Hanoi. October 21, 2017
I am travelling back to Vietnam again this week. I have journeyed here nearly every second year since 1970.
Yesterday as I walked the streets of Vietnam’s capital, I reflected on what got me to Vietnam in the first place; what it was that first caught my attention. As so many young people of my generation, my awareness of Vietnam was born in a war and in my case a protest movement 50 years ago this month.
I was a student - a kid really just past his 20th birthday. I stood in the middle of a large anti-war demonstration, surrounded by a lot of young men and women my age.
I stood apart from the others, however, for I was not protesting anything but telling people all about it on the radio.
A sophomore in college, my roommate had got me a part time job as a radio reporter at a station in Rosslyn Virginia just across the Key Bridge from Washington D.C.
In the days long before the internet, before cellphones, before CNN, television and even radio did little, live, continuous news coverage. “W-A-V-A News Radio,” promoted itself as “America’s First all-news station: All News All the Time for the Nation’s Capital.”
Unlike the big nets CBS, NBC, and ABC, little “WAVA” planned to broadcast LIVE from the Pentagon; staffed largely by a reporting team of kids in their 20’s, earning minimum wage.
My friend Bob Schmidt and I were asked to lug heavy Motorola two way radios over to the Pentagon. I had never done a live radio broadcast before. I had never been to an anti-war demonstration before.
Standing on a flatbed truck positioned near Corridor 7 at the Pentagon’s mall entrance, microphone attached to my two-way, I looked out over a vast sea of people. Helmeted Military Police bayonets affixed to their rifles and Federal Marshals, faced thousands of protesters. Many had heeded the call of the leaflets of the Washington Student Mobilization Committee. “End the Draft.” “Bring the Troops Home Now.” “Assemble!” “March on the Pentagon.”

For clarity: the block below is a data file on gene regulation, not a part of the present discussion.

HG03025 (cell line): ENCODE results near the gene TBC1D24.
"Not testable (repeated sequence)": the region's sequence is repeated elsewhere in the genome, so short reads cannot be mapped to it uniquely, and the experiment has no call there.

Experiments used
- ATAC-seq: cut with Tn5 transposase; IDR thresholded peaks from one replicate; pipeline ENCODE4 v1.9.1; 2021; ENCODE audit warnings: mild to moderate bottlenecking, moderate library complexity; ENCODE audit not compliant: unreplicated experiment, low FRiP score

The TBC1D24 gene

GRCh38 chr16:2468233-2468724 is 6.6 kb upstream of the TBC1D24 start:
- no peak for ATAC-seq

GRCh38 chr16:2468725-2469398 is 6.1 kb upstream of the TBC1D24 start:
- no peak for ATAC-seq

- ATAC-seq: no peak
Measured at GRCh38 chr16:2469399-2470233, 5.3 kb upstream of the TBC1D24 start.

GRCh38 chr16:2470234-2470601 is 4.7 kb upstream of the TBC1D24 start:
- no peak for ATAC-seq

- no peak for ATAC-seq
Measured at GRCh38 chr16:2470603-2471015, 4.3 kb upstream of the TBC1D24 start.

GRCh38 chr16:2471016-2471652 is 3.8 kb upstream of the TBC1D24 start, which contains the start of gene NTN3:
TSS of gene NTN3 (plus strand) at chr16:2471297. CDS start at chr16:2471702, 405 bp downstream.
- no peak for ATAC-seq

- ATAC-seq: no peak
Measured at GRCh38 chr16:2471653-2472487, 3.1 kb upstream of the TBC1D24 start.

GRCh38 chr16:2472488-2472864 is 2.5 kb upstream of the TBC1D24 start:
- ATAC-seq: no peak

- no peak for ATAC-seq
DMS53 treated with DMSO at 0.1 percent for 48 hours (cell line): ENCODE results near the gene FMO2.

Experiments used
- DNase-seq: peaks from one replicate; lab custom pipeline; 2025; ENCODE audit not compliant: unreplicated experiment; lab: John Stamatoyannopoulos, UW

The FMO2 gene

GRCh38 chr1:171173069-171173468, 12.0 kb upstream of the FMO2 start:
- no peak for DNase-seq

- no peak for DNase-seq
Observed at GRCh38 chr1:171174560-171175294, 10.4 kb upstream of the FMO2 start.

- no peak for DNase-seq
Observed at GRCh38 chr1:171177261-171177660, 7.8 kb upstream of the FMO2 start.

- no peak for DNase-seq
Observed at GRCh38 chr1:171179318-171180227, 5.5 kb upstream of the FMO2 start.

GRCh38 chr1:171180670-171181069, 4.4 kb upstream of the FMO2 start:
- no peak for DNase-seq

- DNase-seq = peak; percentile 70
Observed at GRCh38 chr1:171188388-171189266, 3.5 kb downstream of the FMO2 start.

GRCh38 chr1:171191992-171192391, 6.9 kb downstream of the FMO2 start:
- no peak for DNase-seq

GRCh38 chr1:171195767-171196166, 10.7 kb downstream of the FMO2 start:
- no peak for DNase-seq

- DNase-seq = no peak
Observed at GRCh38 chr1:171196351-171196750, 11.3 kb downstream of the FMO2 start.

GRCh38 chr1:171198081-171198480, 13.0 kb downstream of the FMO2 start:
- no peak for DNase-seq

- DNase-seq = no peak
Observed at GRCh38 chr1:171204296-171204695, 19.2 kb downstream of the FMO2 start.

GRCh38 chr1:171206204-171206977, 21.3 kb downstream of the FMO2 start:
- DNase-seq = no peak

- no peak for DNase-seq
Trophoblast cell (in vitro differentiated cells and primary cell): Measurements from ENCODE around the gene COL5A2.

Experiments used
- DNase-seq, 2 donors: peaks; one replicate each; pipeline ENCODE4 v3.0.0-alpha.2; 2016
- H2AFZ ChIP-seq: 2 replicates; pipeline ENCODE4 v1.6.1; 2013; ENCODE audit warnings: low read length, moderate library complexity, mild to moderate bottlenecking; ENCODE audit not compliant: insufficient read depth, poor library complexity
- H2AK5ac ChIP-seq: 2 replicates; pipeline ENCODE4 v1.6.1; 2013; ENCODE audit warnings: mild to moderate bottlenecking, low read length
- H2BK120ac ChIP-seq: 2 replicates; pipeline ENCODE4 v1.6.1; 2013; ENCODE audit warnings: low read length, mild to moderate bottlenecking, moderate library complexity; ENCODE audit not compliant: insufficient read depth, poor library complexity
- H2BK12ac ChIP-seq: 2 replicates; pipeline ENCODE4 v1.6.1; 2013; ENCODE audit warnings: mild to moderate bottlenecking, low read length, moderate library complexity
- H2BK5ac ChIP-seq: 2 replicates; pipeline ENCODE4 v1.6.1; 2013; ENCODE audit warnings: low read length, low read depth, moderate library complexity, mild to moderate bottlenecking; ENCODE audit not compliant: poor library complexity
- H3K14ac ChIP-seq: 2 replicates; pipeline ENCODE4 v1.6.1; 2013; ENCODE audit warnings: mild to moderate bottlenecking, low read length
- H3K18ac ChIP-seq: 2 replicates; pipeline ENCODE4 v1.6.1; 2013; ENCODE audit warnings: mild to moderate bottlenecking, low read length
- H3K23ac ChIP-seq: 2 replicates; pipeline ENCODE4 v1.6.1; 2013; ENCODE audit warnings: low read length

An extraordinary assortment of people gathered.
Some carried flags - red on top, blue on bottom, yellow star in the middle. “The Revolutionary Contingent,” they called themselves. This “anti-imperialist coalition” armed with their “Viet Cong” flags, supported the aspirations of Vietnam’s “National Liberation Front.”
Alongside them were veteran peace activists and those whose activism was born in classrooms just the year before. There was a smattering of neo-Nazis protesting the protesters. There were girls with flowers in their hair and angry people calling LBJ a “war criminal.” Still others called on Americans to “support our troops.”
I jumped off the truck and waded into the crowd to talk to some of them.
“We’re protecting ourselves by fighting in Vietnam,” one woman argued. She held up a sign: “If you’re not willing to fight for your country, you’re not fit to live in it.”
“No, you are wrong!” countered one man. “There’s no reason for us to be there. We’re killing a lot of innocent people, and we’re not doing anything to stop any kind of world communist movement.”
We broadcast a remarkably spirited debate.
Late on Sunday the 22nd, we were live again as Federal Marshals and Military Police began to arrest protesters. After midnight Monday morning, tens of thousands had dwindled to several hundred hard core activists. They were ready to be taken off to jail. Marshals barked orders. Demonstrators sang “"America the Beautiful" and “We Shall Overcome.” MP’s carried them into police wagons. It was over by about two am. I packed up my Motorola and its heavy batteries and trudged back to Rosslyn.
There would be many more and much bigger anti-war demonstrations in the years ahead: against Nixon’s war in 1969 and against the invasion of Cambodia in 1970.
By that time I was gone. I was no longer on the radio from Washington.
[Listen to excerpts of Laurie’s live radio broadcasts from the Pentagon October 21-23 1967 below]
LISTEN: W-A-V-A Broadcast 1967
The following year I declared my major at University - History with a concentration in Asia Studies.
In April 1970, I arrived in Saigon, was issued a credential from the “Joint United States Public Affairs office of the Military Assistance Command Vietnam” and began nearly five years as a war reporter in Vietnam and Cambodia.
On the morning of April 30th, 1975, I watched as North Vietnamese tanks rumbled into Saigon. I remembered those demonstrators defiantly hoisting their National Liberation Front (Viet Cong) flags in 1967. The boys on the tanks in Saigon that day, seven and a half years later, waved the same flags.
Looking back - Forty eight hours in October, fifty years ago, turned out to be my Vietnam awakening.
Follow Jim Laurie on Twitter @FocusAsia